Political analyst Andrey Pravov talks about the impact that the Russian president’s visit to the Palestinian National Authority had on the world and who benefited from it.
Dmitry Medvedev visited the Palestinian Autonomy without meeting with the Israeli side. He said Russia stood by the USSR’s decision in 1988 to recognize the Palestinian state. The Russian president reaffirmed Moscow’s support for Palestinian independence and for East Jerusalem as the Palestinian capital, and he condemned illegal settlement construction in the occupied territories. The visit was timed to coincide with the feast of Epiphany, which the Russian president celebrated in Jordan, at the place where Jesus was baptized. The visit to Israel was cancelled because of a strike by Israeli diplomats.
Andrey Pravov is a political analyst and a journalist. For many years, he was chief of a news agency bureau in Israel, and later in Afghanistan and Pakistan.
RT: What in your view was the point of Dmitry Medvedev’s visit to the Palestinian Autonomy?
Andrey Pravov: President Medvedev made a very important statement. He said Russia recognized the Palestinian Autonomy’s right to have its own state with a capital in East Jerusalem. A similar statement was made in 1988, but not much happened after that. We never said clearly that we recognize the 1967 borders. Of course, the president did not say anything definite about the borders this time either, but the Palestinians are very happy with his statement nonetheless.
RT: Why is it so important that Medvedev said the Palestinians are entitled to their own state? Wasn’t this right envisaged in the UN resolution of 1947?
АP: The most important part is that Medvedev publicly endorsed the Palestinians’ right to East Jerusalem. This is an extremely important statement by the Russian president, as the Israelis think they can have Jerusalem as the indivisible capital of the Jewish state.
RT: What’s your opinion – did Medvedev make these statements to spite Israel, where he didn’t go?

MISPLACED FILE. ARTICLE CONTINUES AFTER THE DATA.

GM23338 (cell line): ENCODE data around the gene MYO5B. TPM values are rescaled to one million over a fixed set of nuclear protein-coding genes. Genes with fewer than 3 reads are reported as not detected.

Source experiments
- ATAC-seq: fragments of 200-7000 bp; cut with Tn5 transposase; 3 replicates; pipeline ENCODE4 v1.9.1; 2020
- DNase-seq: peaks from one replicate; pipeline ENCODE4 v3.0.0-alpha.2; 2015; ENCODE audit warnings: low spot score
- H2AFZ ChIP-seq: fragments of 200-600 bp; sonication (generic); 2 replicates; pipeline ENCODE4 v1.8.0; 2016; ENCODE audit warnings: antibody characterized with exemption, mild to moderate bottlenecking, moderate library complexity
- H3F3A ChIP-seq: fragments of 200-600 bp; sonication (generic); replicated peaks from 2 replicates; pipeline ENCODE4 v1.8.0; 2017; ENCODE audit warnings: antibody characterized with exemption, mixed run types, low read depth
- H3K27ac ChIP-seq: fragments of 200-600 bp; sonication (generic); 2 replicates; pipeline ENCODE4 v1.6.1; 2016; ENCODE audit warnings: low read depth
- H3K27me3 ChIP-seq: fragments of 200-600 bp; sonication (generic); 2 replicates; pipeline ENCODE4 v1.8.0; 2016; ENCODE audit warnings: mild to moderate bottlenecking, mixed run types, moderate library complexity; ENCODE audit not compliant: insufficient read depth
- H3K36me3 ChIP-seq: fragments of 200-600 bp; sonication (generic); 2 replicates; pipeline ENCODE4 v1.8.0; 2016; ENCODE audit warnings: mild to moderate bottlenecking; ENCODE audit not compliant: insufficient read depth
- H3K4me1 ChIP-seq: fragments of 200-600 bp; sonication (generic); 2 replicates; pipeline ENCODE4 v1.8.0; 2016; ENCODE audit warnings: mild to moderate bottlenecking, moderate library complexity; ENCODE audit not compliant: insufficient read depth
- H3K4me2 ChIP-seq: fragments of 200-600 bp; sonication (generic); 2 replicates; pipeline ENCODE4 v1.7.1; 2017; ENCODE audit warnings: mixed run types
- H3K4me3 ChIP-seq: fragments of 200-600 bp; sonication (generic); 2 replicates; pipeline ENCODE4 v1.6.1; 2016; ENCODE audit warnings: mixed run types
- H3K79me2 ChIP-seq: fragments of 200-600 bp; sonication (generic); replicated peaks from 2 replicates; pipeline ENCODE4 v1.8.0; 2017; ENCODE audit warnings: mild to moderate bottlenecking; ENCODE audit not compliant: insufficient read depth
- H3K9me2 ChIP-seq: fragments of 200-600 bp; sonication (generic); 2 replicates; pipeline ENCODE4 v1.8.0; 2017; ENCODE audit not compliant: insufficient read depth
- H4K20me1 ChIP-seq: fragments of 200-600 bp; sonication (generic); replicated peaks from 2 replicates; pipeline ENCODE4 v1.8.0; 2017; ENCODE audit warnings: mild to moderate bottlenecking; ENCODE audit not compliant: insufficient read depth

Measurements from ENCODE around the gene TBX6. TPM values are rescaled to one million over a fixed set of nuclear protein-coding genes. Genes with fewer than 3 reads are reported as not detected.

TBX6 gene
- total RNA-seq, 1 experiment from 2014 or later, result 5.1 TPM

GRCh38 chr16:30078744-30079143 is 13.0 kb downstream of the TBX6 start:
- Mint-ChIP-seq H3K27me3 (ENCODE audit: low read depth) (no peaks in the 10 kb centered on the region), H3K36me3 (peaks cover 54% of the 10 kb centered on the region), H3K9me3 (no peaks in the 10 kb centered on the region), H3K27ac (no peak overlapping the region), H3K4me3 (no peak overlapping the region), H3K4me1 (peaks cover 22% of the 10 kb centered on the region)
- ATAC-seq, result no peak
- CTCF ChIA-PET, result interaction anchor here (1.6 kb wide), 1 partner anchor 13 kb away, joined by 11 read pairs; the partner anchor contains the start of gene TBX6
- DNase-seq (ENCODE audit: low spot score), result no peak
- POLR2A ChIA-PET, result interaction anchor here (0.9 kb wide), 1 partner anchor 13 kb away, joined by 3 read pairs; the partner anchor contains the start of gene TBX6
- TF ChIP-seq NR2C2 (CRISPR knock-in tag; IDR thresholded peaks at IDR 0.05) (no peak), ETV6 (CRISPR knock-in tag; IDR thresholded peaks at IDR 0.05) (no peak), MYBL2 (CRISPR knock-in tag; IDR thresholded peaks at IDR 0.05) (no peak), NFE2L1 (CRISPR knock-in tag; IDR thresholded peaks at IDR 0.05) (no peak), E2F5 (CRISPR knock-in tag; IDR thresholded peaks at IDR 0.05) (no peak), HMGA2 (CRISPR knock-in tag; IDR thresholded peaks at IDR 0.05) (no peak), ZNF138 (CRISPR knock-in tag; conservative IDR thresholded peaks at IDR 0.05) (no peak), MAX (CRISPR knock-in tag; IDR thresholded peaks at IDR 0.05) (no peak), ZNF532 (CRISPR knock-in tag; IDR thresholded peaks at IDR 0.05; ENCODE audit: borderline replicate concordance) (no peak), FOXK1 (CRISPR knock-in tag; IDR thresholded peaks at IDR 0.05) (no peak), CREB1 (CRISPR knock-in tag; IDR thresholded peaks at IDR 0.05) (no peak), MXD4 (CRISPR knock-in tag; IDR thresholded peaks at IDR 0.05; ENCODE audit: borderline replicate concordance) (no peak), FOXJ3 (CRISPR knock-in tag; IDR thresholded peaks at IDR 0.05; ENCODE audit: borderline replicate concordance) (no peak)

АP: No, Russia doesn’t want any complications with Israel. The reason Medvedev didn’t go to Israel is because of the strike in the Israeli Foreign Ministry. The initial plan was for him to visit both the Palestinian Autonomy and Israel. He was supposed to have talks first in Tel Aviv, then in Jericho, then in Jordan. But then Medvedev changed his itinerary. He went to Jordan first because there is no airport in the West Bank. Then, without having any official meetings in Jordan, he went to the Palestinian Autonomy, to Jericho, and only after that he returned to Jordan to meet with King Abdullah in Amman. The route President Medvedev chose for his visit shows his priorities.
RT: And who benefited from such a format for this visit?
AP: I think Israel is a very weird nation if that’s the way they do things. Strikes really damage Israel’s national interests. When their garbage collectors go on strike, Tel Aviv is all littered with piles of garbage. When baggage handlers go on strike at an airport, no plane can load or unload its baggage. When customs officers go on strike, arriving passengers cannot leave the airport. When dock workers protest, ships cannot load or unload their cargo. Labor unions’ activities go against national interests. Israel calls it a great democracy. Eventually, of course, the Palestinians were the ones who benefited from the strike at the Foreign Ministry, because President Medvedev went to meet with them instead.
RT: Did Russia benefit from it in any way?
AP: Russia has demonstrated that it is taking its own line. The Israeli president called Medvedev and did his best to explain the situation to him. Medvedev was puzzled, according to newspaper reports. The Russian Foreign Ministry and our embassy in Tel Aviv were even more perplexed. Eventually, the format of the visit was reconsidered, and the itinerary was changed.
RT: Does Israel want to demonstrate something with its actions?
AP: Israel isn’t demonstrating anything. It’s diplomats who are demonstrating against their bosses and who don’t care about their country and their fellow-citizens. They have been protesting for a year now. Initially, they protested by wearing shorts and sandals to work, instead of business suits and ties. Then they declared they would no longer provide services and assistance to Israeli citizens abroad, even if the person is in trouble. Say, if a person has been attacked, or robbed, and hit by a car, embassy workers simply suggest that they talk to the Finance Ministry, because it refuses to raise their wages.